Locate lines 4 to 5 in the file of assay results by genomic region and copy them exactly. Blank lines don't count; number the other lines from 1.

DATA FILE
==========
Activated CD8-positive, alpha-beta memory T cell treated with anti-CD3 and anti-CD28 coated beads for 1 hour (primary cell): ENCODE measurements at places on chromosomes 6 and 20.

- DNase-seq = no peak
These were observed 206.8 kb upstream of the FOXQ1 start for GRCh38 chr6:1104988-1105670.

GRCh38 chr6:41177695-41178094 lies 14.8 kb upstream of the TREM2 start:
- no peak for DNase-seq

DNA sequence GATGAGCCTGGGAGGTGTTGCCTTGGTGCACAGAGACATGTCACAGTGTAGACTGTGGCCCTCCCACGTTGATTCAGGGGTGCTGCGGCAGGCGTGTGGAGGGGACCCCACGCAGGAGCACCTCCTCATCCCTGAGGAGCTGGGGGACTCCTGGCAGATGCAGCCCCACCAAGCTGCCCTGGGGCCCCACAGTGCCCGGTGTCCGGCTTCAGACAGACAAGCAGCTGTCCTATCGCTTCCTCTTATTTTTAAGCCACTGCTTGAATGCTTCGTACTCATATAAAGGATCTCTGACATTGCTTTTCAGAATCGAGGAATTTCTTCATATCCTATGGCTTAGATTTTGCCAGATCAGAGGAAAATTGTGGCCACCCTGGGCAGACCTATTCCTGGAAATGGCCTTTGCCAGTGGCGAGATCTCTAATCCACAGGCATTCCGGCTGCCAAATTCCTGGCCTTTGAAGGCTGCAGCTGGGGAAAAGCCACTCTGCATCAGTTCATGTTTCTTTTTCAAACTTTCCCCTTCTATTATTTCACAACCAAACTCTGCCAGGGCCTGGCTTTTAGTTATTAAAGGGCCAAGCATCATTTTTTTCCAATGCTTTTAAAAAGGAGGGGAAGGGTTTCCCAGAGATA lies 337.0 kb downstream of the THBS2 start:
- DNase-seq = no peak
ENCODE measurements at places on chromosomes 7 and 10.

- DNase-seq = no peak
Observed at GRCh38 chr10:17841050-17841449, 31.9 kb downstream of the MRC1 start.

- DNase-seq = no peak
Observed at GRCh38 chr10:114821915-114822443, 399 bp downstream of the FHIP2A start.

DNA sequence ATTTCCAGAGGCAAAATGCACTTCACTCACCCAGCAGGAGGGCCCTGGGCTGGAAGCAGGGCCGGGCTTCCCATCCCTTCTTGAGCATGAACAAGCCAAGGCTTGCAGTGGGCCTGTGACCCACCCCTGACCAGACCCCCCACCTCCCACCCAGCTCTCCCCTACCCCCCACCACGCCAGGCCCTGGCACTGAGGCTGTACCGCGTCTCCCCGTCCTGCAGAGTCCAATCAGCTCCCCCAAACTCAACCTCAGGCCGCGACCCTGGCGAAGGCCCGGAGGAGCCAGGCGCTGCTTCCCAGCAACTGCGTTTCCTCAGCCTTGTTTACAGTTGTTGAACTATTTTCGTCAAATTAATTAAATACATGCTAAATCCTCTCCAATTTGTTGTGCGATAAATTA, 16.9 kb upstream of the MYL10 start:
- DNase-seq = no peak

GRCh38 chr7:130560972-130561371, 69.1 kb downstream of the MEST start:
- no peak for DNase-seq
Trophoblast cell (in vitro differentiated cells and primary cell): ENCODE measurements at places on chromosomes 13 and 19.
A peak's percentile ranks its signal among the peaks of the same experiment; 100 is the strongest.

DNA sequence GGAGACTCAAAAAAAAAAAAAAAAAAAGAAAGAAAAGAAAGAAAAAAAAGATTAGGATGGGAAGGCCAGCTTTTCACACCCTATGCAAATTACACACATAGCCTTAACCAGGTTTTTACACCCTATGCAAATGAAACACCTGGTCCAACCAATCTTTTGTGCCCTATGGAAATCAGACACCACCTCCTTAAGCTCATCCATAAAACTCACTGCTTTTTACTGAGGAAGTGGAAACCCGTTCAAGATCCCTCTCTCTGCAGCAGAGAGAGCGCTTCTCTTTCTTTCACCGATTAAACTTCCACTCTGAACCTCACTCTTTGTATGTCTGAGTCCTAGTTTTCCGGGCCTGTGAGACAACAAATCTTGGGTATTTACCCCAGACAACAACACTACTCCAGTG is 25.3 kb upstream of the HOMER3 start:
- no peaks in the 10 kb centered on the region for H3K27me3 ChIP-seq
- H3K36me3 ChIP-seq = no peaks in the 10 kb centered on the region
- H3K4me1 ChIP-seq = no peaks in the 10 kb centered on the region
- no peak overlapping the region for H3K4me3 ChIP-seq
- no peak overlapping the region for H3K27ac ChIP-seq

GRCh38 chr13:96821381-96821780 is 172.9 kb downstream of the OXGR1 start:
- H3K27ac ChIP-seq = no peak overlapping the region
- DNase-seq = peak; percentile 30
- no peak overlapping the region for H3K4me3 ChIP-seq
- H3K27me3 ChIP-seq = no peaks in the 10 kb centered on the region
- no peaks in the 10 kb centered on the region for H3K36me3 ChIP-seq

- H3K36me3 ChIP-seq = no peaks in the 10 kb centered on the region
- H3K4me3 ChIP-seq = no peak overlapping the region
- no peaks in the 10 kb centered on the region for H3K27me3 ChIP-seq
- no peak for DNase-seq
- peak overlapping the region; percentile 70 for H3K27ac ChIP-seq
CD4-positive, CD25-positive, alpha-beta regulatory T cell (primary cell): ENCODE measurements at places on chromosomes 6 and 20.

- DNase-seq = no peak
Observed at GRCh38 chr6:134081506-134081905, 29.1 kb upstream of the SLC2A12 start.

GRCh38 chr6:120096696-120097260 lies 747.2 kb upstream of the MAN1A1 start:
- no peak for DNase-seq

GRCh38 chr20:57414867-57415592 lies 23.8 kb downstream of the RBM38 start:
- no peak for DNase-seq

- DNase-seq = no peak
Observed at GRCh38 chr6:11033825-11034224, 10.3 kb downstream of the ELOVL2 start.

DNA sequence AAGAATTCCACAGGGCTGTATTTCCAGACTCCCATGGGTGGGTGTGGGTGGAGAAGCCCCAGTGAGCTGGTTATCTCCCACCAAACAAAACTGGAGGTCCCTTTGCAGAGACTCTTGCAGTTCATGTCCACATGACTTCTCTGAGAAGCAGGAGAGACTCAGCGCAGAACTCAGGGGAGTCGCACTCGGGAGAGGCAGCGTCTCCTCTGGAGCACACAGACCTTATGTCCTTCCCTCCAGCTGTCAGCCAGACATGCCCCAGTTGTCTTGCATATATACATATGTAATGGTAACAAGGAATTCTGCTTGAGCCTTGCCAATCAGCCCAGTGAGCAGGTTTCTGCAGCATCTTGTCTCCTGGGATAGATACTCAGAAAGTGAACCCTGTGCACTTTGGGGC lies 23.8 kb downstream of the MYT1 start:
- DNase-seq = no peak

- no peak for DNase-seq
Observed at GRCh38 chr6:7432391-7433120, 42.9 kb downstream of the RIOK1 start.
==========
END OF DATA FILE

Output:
GRCh38 chr6:41177695-41178094 lies 14.8 kb upstream of the TREM2 start:
- no peak for DNase-seq